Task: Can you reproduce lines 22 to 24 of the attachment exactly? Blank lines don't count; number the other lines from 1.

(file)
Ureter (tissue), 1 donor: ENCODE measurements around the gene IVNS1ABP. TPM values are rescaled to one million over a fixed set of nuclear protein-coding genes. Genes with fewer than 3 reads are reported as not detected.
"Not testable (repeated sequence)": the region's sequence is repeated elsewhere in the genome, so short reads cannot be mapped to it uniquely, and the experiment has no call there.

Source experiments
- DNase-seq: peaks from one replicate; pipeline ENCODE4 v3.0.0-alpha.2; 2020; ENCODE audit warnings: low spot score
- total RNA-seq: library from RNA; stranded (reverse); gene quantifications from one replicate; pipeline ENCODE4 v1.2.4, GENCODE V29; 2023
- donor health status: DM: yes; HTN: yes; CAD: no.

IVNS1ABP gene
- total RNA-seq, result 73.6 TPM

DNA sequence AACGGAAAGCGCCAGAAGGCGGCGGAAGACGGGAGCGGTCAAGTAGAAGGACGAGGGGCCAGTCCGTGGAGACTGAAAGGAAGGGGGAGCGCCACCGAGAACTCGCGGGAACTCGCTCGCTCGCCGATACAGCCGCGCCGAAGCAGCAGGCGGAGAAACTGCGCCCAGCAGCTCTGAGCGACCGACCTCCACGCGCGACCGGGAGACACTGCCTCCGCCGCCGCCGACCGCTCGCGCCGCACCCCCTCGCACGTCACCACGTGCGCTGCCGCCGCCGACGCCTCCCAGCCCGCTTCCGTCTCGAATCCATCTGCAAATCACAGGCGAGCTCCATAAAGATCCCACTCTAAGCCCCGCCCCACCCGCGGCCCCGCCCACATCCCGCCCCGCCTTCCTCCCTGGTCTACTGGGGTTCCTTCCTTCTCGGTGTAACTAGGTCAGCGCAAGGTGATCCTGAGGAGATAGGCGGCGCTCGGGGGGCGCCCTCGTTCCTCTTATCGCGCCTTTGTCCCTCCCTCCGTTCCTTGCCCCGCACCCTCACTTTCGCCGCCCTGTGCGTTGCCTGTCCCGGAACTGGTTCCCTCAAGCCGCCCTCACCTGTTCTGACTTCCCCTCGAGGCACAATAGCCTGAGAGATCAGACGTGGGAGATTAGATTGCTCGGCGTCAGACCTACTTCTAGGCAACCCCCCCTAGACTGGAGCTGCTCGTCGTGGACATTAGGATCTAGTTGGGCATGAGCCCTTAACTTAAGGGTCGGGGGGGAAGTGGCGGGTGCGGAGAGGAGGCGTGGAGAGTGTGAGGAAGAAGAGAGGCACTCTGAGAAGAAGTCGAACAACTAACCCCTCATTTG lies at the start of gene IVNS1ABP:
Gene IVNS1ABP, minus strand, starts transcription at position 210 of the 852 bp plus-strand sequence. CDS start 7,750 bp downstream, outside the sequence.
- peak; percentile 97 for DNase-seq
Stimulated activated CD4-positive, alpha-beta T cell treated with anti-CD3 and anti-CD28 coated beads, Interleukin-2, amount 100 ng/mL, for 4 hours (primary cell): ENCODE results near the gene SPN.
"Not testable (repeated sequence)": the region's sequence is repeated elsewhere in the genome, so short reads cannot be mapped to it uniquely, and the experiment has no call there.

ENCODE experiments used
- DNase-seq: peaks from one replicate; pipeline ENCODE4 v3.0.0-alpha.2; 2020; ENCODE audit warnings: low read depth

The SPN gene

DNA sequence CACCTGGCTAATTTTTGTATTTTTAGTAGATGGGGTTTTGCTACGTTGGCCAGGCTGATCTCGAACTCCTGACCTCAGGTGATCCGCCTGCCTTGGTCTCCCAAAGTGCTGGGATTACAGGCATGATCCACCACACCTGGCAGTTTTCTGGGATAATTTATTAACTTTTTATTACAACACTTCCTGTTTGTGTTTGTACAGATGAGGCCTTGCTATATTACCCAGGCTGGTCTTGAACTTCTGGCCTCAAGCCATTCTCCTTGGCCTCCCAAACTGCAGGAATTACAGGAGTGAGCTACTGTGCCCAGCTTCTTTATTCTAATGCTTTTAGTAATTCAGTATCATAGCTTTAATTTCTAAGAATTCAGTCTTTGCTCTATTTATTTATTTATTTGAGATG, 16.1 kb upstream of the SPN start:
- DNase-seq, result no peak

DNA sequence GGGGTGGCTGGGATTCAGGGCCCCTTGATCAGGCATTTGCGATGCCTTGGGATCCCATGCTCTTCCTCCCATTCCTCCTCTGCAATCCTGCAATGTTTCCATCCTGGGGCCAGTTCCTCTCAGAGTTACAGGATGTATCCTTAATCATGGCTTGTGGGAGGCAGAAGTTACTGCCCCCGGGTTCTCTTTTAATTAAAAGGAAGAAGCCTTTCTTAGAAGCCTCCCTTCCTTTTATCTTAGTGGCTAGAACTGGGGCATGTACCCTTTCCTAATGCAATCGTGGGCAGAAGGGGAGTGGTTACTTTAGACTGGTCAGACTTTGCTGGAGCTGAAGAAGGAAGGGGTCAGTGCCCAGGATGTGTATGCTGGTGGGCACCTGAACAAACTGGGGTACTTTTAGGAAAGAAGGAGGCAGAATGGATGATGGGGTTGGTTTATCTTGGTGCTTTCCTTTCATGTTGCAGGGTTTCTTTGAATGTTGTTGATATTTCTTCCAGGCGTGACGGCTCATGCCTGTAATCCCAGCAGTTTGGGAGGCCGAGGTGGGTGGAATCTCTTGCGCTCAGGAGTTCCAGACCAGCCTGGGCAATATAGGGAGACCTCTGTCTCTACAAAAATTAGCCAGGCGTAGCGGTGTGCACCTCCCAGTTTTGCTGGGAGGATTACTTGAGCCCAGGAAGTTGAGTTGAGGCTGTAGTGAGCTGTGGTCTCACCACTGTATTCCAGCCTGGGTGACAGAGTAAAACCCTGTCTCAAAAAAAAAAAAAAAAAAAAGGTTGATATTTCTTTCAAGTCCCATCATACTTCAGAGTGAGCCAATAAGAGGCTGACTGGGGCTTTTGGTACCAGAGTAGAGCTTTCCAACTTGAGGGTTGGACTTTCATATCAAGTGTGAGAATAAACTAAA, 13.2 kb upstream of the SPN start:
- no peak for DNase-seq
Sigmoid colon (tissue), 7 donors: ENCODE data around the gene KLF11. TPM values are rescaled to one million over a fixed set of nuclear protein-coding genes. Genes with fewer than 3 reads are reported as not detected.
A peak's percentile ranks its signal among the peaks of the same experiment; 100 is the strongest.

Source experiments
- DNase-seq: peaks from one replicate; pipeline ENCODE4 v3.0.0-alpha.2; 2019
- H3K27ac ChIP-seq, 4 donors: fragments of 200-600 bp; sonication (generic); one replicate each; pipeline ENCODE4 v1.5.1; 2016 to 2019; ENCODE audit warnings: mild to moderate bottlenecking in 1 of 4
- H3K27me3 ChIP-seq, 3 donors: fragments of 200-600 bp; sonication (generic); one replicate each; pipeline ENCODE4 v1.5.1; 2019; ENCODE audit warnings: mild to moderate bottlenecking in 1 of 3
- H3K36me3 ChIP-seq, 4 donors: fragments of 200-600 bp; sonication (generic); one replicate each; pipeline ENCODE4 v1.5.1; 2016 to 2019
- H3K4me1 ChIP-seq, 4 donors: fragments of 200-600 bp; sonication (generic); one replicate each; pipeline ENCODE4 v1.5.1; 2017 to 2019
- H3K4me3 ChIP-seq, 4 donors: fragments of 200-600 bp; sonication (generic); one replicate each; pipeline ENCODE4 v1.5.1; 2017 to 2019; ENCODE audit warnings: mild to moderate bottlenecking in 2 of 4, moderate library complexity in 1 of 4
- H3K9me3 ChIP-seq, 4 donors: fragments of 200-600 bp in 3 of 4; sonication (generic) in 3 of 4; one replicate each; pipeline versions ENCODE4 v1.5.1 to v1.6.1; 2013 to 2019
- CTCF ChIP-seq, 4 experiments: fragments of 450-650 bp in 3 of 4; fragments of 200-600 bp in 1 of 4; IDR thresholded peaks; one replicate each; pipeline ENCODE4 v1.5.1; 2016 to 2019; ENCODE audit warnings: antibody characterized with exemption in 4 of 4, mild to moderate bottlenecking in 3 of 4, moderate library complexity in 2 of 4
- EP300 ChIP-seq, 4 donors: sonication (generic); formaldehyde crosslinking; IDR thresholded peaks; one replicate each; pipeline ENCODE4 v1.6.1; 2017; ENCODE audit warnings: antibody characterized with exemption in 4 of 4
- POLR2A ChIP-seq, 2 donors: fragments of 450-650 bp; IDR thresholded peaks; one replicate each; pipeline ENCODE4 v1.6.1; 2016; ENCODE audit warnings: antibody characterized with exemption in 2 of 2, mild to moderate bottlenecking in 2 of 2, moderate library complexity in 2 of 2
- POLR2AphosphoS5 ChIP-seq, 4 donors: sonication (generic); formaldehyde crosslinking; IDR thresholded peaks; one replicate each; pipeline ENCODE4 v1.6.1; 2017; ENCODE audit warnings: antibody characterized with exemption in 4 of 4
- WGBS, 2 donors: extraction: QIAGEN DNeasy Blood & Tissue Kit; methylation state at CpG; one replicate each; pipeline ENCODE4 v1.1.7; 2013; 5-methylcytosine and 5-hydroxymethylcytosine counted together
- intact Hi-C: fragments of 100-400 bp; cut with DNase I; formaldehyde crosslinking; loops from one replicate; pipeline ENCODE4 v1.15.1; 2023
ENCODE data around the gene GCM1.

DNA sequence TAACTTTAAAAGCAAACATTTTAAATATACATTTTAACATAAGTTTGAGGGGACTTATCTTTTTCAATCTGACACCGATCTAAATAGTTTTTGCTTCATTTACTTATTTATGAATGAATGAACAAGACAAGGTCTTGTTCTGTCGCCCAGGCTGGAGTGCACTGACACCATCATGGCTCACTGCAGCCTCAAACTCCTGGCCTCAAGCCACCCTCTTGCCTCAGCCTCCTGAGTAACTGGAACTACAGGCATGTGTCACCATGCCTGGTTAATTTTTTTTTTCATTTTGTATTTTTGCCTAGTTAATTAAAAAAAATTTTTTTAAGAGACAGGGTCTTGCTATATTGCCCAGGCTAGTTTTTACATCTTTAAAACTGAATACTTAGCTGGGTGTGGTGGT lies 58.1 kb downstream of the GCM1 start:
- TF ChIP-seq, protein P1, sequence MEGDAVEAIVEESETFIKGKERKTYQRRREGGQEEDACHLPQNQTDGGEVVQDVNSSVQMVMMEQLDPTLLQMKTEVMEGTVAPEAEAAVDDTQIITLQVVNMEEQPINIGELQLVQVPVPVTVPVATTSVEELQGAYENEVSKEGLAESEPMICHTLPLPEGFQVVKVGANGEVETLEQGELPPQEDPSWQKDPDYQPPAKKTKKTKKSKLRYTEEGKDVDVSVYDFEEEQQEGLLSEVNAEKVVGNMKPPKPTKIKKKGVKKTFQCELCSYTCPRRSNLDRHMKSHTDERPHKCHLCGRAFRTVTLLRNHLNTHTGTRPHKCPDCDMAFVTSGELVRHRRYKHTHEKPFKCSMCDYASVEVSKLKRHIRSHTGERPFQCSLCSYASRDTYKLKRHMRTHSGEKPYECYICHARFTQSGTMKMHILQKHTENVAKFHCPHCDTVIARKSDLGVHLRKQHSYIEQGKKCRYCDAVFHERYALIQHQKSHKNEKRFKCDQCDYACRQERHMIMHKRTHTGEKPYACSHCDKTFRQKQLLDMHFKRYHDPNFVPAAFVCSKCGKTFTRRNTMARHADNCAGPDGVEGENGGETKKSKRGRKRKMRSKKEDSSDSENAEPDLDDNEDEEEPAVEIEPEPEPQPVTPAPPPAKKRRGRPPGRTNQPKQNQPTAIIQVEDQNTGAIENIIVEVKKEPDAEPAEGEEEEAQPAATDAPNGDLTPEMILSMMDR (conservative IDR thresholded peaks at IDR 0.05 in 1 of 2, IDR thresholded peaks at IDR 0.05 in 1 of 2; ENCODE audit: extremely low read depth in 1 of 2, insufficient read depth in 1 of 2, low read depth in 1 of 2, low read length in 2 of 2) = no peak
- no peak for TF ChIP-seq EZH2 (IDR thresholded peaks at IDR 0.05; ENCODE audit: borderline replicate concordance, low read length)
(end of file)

A peak's percentile ranks its signal among the peaks of the same experiment; 100 is the strongest.

Source experiments
- DNase-seq: peaks from one replicate; pipeline ENCODE4 v3.0.0-alpha.2; 2019